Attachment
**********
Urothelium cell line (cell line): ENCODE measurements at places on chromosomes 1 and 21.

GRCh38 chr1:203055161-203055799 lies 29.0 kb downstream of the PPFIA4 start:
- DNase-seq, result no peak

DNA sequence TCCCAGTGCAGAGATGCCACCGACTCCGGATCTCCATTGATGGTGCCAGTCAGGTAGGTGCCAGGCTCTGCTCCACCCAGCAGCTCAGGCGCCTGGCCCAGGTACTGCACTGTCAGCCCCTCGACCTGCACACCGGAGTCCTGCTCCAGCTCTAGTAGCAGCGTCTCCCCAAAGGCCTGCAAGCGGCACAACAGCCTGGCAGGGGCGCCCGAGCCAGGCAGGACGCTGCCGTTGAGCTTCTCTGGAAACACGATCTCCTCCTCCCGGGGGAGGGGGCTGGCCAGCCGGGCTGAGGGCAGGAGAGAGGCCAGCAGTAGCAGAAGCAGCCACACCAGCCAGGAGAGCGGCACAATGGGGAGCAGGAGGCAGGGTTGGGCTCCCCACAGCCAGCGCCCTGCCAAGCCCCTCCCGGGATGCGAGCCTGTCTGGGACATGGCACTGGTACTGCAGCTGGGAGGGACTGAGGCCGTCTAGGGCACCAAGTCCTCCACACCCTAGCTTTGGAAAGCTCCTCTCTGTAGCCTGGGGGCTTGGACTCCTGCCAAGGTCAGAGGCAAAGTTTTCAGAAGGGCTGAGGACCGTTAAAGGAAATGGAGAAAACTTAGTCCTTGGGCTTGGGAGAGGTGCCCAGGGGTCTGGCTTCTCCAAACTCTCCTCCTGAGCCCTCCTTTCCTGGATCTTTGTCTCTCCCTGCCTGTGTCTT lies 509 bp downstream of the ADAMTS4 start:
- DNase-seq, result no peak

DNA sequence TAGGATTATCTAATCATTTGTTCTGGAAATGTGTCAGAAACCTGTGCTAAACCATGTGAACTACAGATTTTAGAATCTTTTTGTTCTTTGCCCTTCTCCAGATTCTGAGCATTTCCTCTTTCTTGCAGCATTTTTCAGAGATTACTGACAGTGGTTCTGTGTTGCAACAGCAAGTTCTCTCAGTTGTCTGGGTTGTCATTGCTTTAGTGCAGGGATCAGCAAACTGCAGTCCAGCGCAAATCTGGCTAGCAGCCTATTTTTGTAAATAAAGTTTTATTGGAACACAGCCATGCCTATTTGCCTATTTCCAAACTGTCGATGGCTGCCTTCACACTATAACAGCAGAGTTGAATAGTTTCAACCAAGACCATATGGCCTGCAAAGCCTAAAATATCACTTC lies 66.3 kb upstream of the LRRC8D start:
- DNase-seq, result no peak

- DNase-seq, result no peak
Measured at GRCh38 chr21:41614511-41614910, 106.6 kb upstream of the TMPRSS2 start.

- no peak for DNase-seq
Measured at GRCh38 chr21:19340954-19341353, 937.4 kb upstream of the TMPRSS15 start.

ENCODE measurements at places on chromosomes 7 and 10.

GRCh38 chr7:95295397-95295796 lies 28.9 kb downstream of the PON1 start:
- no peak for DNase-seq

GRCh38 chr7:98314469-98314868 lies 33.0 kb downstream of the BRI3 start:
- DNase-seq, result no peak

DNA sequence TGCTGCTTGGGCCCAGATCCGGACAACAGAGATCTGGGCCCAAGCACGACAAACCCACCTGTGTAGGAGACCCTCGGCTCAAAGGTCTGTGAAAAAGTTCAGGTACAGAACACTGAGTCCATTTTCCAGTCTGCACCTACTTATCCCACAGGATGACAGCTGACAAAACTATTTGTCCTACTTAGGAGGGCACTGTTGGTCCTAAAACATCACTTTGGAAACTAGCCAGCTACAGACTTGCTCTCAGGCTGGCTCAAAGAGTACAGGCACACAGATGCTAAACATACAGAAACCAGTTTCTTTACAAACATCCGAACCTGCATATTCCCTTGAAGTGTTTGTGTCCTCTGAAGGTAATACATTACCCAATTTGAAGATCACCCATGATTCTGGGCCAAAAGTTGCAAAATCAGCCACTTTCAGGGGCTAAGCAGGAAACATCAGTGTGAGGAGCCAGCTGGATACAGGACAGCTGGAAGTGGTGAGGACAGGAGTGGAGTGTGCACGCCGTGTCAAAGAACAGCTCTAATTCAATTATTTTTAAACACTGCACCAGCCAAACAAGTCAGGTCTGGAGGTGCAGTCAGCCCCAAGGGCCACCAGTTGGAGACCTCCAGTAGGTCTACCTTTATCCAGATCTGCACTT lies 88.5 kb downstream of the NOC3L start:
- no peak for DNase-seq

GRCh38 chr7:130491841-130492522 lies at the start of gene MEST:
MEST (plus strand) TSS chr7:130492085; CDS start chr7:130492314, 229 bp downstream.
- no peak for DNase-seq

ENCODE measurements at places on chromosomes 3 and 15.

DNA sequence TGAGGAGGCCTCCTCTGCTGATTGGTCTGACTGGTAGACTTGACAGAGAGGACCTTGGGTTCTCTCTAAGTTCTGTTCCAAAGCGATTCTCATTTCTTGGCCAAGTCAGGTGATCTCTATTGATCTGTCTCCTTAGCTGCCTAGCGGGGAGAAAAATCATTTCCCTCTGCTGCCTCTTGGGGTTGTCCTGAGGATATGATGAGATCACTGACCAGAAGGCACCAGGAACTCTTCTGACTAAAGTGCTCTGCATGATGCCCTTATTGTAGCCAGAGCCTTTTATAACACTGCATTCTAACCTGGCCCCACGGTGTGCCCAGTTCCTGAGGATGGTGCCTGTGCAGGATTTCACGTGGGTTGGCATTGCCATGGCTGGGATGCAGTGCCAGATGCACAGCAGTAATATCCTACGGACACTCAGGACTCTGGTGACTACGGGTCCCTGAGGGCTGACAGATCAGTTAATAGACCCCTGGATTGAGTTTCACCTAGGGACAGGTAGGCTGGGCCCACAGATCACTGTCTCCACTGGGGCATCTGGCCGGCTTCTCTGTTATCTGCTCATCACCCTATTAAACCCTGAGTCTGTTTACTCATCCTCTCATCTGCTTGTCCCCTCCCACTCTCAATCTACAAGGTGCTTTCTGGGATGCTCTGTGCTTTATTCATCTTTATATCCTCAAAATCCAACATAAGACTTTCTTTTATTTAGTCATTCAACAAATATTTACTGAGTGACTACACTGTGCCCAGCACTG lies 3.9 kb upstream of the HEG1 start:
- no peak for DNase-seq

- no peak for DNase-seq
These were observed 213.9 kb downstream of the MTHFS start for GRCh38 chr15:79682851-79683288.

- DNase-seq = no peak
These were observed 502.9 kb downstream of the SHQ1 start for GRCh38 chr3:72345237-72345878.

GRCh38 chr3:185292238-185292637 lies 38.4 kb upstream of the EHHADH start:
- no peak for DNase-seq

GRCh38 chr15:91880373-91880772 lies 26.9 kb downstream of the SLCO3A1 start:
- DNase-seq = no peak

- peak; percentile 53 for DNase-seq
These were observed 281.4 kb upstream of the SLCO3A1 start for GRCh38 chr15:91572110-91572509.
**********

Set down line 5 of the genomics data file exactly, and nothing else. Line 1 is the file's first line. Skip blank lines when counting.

- DNase-seq, result no peak